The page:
Grant support to aid woodland owners affected by Chalara ash dieback
Stormont Executive press release - Department of Agriculture and Rural Development
Forestry Minister Michelle O’Neill today announced grant support for woodland owners of recently planted ash trees affected by Chalara ash dieback to replant their woodland with alternative tree species.
The Minister said: “Owners of young woodland containing ash trees should remain vigilant for any symptoms of Chalara ash dieback and report suspect sightings to my Department. To reduce the risk of the disease becoming established in our mature ash woodland and hedgerows, DARD will continue to require owners to destroy affected ash trees and associated debris. Forest Service will offer help to private woodland owners participating in a forestry grant scheme to carry out this work.
“To encourage woodland owners affected by the disease to replant their woodland, my Department will make grant support available to do so under the Woodland Environment Grant Scheme.”
The Scheme will be operated by Forest Service and grant will be paid at 50% of competitively tendered approved reasonable costs to support eligible operations and verified by inspection and production of receipts. To build further resilience in woodland in response to the growing risk of tree disease, the scheme will require replanting to result in at least three tree species to form significant components of the woodland.
The Minister concluded: “My long term aim is to increase woodland cover in the north and by taking this action to support replanting in Chalara affected woodland, I hope to ensure that we continue to benefit from these woodlands both now and in the future.”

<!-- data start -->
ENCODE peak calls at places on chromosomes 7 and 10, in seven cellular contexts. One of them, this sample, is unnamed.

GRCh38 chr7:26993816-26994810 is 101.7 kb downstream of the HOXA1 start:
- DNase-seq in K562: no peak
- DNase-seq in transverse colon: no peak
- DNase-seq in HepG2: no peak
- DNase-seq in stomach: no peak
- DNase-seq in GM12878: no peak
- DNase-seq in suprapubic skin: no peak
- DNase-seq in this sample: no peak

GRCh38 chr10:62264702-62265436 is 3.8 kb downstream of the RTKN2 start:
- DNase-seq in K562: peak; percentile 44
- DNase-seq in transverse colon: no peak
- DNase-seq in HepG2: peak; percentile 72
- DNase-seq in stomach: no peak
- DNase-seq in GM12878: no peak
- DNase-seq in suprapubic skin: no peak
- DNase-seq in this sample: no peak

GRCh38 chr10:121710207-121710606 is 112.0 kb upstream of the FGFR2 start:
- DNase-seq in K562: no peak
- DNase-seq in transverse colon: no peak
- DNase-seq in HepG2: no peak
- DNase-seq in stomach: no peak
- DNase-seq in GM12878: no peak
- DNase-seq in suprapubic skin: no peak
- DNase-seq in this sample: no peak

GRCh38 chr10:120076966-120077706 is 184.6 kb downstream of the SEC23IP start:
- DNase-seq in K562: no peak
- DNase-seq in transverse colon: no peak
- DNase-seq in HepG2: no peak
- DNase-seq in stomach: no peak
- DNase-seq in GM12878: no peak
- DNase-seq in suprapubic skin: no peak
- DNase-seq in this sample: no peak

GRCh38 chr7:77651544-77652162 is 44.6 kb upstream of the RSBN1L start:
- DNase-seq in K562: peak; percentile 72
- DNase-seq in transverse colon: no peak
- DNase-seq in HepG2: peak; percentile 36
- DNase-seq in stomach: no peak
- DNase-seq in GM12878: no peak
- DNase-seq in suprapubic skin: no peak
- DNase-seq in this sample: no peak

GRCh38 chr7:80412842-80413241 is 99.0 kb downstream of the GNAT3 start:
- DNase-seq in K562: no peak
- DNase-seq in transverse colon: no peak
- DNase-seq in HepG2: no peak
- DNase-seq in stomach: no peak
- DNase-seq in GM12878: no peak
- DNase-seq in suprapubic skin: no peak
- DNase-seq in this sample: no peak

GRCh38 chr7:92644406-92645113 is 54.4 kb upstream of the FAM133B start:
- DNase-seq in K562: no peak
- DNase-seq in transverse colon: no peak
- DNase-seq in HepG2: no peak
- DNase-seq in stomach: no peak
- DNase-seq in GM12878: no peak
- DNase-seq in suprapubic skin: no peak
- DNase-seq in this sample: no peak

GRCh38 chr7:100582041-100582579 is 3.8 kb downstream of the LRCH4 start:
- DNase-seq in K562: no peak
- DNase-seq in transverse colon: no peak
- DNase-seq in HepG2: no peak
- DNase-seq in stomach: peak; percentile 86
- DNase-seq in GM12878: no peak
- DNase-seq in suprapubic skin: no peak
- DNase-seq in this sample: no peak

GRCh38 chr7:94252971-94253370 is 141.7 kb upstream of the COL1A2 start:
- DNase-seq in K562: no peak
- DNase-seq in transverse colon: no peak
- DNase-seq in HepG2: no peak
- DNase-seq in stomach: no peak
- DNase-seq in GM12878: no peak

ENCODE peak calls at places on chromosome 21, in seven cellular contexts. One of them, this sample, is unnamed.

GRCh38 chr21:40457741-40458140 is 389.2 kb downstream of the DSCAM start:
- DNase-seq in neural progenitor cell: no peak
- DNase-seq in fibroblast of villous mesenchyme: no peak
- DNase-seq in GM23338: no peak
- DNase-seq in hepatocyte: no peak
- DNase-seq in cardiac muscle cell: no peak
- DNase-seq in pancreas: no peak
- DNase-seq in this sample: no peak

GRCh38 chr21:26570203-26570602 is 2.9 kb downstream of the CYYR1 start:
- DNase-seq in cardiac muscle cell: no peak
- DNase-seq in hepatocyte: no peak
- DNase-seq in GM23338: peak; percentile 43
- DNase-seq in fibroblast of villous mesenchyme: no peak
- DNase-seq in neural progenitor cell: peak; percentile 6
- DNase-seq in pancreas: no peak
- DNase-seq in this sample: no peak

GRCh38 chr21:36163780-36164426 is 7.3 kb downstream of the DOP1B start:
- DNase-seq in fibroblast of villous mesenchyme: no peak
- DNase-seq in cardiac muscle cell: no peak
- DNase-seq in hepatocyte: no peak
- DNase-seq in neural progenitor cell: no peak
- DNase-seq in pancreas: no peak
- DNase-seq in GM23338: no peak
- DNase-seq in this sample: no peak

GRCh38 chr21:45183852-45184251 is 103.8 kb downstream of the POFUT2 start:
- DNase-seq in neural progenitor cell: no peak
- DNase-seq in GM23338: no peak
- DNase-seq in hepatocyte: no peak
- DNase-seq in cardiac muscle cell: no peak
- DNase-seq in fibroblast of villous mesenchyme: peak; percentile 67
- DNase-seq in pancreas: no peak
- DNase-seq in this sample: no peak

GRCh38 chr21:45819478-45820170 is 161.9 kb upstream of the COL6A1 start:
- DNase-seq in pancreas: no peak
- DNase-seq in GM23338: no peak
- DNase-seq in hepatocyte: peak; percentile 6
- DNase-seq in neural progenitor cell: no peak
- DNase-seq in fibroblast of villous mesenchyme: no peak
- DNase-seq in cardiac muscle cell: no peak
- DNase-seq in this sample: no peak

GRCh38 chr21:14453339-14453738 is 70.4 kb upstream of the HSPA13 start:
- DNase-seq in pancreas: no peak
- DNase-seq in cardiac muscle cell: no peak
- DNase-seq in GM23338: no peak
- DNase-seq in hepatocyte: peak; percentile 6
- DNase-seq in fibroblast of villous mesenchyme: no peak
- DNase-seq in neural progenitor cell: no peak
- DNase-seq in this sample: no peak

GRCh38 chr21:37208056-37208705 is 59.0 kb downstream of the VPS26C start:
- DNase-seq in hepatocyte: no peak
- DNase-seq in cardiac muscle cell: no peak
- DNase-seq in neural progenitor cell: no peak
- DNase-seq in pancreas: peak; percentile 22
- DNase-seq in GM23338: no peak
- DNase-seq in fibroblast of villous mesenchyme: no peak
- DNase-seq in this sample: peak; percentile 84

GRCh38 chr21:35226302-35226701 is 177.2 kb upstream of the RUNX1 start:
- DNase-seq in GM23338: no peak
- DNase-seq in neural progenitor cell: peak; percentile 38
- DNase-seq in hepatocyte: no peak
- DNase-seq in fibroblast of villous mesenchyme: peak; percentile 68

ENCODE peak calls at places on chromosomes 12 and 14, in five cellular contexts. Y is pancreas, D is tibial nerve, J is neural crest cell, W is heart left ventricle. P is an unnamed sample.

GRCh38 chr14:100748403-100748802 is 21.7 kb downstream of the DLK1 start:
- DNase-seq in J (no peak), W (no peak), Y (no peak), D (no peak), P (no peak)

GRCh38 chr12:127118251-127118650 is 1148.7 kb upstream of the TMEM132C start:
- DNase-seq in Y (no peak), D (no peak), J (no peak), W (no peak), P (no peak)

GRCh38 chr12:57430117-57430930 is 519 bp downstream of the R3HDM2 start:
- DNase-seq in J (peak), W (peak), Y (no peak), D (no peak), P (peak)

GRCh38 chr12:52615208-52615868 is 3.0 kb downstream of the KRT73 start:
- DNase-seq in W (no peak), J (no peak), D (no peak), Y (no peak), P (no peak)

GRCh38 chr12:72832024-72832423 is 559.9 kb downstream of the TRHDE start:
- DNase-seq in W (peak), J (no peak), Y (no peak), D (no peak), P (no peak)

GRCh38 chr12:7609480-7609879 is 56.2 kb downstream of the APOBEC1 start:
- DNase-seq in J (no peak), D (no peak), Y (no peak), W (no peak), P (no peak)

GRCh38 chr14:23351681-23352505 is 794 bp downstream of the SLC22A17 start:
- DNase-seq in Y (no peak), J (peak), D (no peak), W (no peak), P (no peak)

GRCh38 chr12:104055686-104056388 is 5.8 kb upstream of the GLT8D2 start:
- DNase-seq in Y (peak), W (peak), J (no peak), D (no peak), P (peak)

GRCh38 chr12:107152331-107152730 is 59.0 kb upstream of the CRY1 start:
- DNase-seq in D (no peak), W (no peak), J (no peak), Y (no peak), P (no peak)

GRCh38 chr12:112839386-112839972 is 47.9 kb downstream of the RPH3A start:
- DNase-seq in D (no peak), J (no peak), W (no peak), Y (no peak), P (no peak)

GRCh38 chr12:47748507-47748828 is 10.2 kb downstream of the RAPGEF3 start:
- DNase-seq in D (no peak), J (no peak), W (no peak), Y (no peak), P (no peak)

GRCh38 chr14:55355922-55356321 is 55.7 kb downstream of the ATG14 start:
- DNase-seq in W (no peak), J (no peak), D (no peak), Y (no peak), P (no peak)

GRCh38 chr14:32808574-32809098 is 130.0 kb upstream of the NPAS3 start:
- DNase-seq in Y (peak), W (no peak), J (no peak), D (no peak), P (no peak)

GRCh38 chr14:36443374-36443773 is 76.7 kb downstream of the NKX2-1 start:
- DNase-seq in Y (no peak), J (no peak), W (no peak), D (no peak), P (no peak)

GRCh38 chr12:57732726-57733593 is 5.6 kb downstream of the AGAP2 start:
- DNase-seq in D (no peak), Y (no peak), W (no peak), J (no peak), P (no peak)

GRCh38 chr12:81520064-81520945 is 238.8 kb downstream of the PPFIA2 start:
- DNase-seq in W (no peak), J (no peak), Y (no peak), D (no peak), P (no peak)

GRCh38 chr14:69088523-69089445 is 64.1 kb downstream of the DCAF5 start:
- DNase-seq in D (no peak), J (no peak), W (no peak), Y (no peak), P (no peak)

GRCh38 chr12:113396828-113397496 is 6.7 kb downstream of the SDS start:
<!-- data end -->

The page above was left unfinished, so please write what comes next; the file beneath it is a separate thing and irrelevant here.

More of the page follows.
Further information about Chalara Ash dieback symptoms is available on the Department’s website: http://www.dardni.gov.uk/ash-dieback-disease.htm and grant support information is available on the Forest Service website: http://www.dardni.gov.uk/index/forestry.htm
Notes to editors:
1. Ash dieback (Chalara fraxinea) is a very damaging organism of certain species of ash (Fraxinius spp.) including our native ash (F. excelsior). The first findings in the north of ash dieback were confirmed on 16 November 2012. As a result of general surveillance and trace forward exercises to date, 84 premises have been confirmed positive for the fungus Chalara fraxinea. 81 of these are recently planted sites across all counties, with an additional three findings in nursery retail and trade situations.
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